In 1982, Joe Jackson was an Englishman in New York. He’d grown musically restless, impatient with genre pigeonholing that wanted to call him New Wave, or Rock And Roll, or Angry Young Man, or what have you. His last record had tried to shrug off the whole scene by devoting itself completely to loving covers of jump blues classics by artists like Louis Jordan and Cab Calloway.
But while Jumpin’ Jive was a delightful diversion, it was after all just a covers album. It was time for Jackson to get back to writing and performing, but not to go back to the Joe Jackson Band sound of his first three albums, as great as they were. He wanted to move forward, and keep dodging labels. So he focused his creative process on the city around him. He watched it, from beauty to terror, from freedom to isolation, and he listened to it, salsa sounds pouring from Puerto Rican groceries, piano ballads in smoky clubs, the Broadway legacy stretching back to Cole Porter and George Gershwin.
He poured all of it into Night And Day, and found a sound that defined its difference from the rock + roll mainstream by what it omitted: guitar. There isn’t a note of guitar on this album, allowing the piano to occupy center stage unchallenged. Into the generous spaces left over stepped an extraordinary rhythm section: longtime Jackson bassist Graham Maby, drummer Larry Tolfree, and percussion by the astonishing Sue Hadjopoulos, who brought a whole spice cabinet of new and thrilling flavors to Jackson’s sound.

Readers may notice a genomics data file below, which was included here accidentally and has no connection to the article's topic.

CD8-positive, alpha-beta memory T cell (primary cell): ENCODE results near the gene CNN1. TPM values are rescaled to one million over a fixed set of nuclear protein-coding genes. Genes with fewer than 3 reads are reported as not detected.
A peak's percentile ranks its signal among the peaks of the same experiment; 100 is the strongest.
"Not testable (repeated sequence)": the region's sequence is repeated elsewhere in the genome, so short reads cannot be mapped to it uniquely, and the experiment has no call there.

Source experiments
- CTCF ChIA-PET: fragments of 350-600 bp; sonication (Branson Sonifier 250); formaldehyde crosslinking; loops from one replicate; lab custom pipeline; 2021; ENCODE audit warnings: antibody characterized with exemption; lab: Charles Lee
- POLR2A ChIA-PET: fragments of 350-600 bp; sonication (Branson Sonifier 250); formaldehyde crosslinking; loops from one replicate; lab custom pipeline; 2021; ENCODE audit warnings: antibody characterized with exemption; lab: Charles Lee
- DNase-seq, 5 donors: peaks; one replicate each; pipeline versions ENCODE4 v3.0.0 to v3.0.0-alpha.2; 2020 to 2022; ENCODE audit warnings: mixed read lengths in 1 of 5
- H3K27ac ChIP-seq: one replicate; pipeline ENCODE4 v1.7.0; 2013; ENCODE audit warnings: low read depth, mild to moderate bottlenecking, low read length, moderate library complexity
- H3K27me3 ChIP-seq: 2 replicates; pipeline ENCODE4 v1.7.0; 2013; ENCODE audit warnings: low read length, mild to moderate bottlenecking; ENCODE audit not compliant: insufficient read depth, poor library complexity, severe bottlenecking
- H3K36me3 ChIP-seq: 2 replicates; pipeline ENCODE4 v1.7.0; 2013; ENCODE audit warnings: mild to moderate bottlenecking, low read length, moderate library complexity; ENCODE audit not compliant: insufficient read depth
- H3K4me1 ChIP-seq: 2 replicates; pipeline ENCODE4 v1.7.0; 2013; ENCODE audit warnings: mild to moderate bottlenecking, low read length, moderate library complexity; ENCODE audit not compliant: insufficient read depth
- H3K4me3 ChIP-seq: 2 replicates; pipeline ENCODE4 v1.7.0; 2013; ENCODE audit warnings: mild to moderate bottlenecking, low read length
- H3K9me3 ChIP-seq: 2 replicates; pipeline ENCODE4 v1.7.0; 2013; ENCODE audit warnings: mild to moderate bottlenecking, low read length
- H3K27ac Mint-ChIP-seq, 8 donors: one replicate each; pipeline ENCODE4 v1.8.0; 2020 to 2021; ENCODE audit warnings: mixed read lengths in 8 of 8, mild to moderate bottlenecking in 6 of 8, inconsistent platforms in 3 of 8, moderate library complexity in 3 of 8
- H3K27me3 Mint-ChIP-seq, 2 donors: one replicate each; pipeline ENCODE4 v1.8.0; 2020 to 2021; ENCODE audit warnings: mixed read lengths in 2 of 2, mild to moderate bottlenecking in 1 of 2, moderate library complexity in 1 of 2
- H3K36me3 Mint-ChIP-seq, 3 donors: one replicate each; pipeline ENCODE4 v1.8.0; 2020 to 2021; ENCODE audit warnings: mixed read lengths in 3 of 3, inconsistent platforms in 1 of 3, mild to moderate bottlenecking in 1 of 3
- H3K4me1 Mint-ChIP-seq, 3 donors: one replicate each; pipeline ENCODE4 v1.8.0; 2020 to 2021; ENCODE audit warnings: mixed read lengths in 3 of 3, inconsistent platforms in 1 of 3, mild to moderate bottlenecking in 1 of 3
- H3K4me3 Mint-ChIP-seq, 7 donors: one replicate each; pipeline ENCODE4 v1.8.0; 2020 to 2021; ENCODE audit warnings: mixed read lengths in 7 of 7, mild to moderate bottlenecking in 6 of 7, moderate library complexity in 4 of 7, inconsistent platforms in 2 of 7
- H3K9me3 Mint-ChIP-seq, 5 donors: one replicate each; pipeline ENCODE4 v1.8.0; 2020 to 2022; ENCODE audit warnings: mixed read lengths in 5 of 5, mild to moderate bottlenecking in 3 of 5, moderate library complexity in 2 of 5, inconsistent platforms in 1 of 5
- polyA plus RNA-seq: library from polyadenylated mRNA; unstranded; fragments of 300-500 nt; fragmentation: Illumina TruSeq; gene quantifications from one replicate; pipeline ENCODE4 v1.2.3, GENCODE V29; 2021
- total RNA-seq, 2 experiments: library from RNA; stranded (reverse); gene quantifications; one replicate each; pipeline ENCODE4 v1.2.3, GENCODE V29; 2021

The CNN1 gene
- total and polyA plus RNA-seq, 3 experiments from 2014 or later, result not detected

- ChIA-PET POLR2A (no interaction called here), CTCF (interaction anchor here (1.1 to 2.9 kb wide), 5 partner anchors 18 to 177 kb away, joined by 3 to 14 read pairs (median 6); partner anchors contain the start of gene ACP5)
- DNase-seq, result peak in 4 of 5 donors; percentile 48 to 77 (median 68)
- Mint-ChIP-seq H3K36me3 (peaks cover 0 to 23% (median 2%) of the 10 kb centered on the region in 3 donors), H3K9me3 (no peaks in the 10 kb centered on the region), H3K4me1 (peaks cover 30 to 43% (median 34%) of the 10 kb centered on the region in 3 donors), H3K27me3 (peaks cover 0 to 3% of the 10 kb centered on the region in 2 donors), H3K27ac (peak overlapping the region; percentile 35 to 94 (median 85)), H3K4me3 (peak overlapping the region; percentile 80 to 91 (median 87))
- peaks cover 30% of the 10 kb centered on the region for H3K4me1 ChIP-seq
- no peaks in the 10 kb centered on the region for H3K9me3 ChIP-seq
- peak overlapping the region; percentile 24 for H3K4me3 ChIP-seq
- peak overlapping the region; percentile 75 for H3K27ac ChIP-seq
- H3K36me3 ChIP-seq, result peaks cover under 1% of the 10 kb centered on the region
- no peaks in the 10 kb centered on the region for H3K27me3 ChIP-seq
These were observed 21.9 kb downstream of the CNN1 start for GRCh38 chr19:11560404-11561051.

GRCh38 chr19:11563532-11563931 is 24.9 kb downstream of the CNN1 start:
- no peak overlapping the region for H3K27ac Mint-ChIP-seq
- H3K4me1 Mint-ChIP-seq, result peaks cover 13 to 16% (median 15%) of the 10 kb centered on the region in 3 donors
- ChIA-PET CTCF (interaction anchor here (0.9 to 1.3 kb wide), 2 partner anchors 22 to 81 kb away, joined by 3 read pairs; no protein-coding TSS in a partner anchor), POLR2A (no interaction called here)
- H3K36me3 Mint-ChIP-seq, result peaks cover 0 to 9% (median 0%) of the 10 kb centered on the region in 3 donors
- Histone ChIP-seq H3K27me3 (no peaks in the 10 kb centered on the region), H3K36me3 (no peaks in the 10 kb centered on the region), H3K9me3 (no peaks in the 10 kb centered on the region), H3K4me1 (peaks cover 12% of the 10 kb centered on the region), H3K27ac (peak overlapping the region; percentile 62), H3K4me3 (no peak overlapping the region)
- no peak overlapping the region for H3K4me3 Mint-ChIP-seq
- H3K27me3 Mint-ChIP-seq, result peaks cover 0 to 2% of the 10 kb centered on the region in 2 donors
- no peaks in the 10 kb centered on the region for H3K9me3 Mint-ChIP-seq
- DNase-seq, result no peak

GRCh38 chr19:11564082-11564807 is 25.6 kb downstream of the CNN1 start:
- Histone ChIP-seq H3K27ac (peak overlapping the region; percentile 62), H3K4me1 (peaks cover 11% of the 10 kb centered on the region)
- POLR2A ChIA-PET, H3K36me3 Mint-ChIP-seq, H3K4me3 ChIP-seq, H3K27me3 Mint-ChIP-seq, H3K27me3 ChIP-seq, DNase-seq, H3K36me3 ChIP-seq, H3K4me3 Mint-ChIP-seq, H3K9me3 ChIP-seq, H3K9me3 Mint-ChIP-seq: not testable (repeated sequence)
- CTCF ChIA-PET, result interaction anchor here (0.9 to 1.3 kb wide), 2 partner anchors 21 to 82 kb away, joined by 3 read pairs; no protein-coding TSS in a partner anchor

The cover art and title of Night And Day are meant to evoke Porter, but for much of this album Jackson comes a lot closer to Tito Puente. The first half of the album especially is awash in Latin syncopation and fascinating rhythms. Since albums still had sides back in 1982, Jackson took advantage of the split and literalized his title a step further, dubbing the first five songs the “Night Side” and the other four the “Day Side.” The distinction becomes a little dubious upon close inspection, but there are some important differences.
Rhythm dominates the night — right from the start we get 20 seconds of percussion before any other instrument joins in on “Another World”, and even then it’s a highly rhythmic piano part, pouncing and skittering up and down the scales. For much of the night side, the piano acts a lot like another drum, albeit one that can play different notes, taking its place among xylophones, vibraphones, and bells. Those polyrhythms make the night side addictive and exciting.
The songs on the night side all overlap, segueing smoothly into one another, and spinning through a variety of moods. “Another World” sees the city as a vibrant haven for misfits, a luminously alive place where you can find a welcome even when the rest of the world tells you “no”. (Jackson would revist this theme more comedically in “Stranger Than You”, from his sequel to the Night And Day album, the aptly titled Night And Day II.) Strangely, Jackson calls this experience “like day from night”, with day being the city and night being the rest of the world — an odd way to start the night side of this album.
But the darkness sets in soon enough. The narrator of “Chinatown” is lost and menaced, careening from one uneasy experience to another, culminating in his discovery of a murder victim being hassled by a cop. If there’s a loose narrative to the side (and I would argue that the crossfades suggest one), this harrowing journey drives him to take shelter indoors, just him and his TV, in “T.V. Age”. Here it doesn’t matter whether it’s day or night — “we send out for food, get the news on video.” He’s cocooned in safety, only to discover that, in fact, his TV is part of an alien invasion intent on taking over the earth. No kidding.